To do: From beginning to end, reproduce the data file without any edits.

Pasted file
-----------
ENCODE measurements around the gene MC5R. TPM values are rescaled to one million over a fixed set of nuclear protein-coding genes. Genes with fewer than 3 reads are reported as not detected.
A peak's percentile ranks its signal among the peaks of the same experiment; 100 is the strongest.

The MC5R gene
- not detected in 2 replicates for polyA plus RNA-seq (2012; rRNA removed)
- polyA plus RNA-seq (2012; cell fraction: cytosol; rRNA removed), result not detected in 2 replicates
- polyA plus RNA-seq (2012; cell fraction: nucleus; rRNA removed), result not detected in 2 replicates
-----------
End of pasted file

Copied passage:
ENCODE measurements around the gene MC5R. TPM values are rescaled to one million over a fixed set of nuclear protein-coding genes. Genes with fewer than 3 reads are reported as not detected.
A peak's percentile ranks its signal among the peaks of the same experiment; 100 is the strongest.

The MC5R gene
- not detected in 2 replicates for polyA plus RNA-seq (2012; rRNA removed)
- polyA plus RNA-seq (2012; cell fraction: cytosol; rRNA removed), result not detected in 2 replicates
- polyA plus RNA-seq (2012; cell fraction: nucleus; rRNA removed), result not detected in 2 replicates